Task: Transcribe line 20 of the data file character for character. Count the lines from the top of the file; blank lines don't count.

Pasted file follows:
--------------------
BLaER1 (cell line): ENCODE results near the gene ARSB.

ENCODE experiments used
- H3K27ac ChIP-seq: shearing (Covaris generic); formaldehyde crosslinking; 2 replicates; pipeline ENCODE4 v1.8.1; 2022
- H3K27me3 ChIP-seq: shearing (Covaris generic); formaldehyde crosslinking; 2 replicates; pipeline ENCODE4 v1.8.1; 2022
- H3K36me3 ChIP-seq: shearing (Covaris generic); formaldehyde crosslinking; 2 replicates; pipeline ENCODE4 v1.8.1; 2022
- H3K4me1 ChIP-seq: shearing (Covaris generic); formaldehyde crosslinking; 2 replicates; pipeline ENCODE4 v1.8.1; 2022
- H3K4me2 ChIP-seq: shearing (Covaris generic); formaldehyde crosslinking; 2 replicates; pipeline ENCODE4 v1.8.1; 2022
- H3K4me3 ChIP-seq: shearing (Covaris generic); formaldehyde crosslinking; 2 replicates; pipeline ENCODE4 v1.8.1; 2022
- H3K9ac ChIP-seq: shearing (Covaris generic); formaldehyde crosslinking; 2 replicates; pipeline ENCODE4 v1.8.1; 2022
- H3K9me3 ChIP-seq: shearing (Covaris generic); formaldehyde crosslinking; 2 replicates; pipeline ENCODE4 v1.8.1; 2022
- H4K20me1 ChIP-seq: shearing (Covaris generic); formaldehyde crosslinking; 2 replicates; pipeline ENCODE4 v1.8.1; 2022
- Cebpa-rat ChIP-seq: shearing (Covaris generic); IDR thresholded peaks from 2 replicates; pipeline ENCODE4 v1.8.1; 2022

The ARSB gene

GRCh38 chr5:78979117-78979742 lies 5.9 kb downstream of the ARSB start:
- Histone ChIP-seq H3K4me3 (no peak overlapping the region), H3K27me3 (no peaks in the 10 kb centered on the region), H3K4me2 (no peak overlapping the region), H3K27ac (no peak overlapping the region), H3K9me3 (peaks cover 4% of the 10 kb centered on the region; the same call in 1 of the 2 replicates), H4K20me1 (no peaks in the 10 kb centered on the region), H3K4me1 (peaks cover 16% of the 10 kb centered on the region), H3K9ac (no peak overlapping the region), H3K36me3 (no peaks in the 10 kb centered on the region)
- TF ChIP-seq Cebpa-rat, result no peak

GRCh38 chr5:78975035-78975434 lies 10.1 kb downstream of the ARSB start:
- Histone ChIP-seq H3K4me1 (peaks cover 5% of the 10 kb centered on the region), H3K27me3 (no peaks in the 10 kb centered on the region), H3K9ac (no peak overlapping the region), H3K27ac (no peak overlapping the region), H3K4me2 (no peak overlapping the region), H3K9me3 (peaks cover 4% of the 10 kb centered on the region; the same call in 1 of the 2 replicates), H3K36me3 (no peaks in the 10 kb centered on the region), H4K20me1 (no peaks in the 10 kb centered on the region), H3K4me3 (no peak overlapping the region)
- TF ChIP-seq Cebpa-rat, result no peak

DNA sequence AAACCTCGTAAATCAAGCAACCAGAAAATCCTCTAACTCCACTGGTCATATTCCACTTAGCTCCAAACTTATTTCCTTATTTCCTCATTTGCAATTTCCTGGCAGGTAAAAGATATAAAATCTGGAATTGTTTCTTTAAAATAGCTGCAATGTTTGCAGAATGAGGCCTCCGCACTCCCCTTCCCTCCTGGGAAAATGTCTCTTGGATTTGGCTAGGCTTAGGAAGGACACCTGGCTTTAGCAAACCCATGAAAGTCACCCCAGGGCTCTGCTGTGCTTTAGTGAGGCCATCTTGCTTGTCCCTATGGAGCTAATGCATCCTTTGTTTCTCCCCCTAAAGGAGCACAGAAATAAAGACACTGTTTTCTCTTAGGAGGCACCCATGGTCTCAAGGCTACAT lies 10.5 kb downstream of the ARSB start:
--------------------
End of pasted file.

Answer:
DNA sequence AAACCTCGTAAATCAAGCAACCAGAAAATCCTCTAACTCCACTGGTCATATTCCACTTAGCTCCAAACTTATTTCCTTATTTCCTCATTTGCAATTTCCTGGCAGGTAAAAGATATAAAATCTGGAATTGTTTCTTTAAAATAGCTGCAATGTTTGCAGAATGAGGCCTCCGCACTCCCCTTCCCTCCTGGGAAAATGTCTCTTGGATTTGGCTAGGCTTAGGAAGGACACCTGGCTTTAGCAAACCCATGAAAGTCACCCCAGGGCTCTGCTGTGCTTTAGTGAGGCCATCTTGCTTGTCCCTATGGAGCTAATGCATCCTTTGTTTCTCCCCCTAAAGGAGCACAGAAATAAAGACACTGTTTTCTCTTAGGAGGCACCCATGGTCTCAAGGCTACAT lies 10.5 kb downstream of the ARSB start: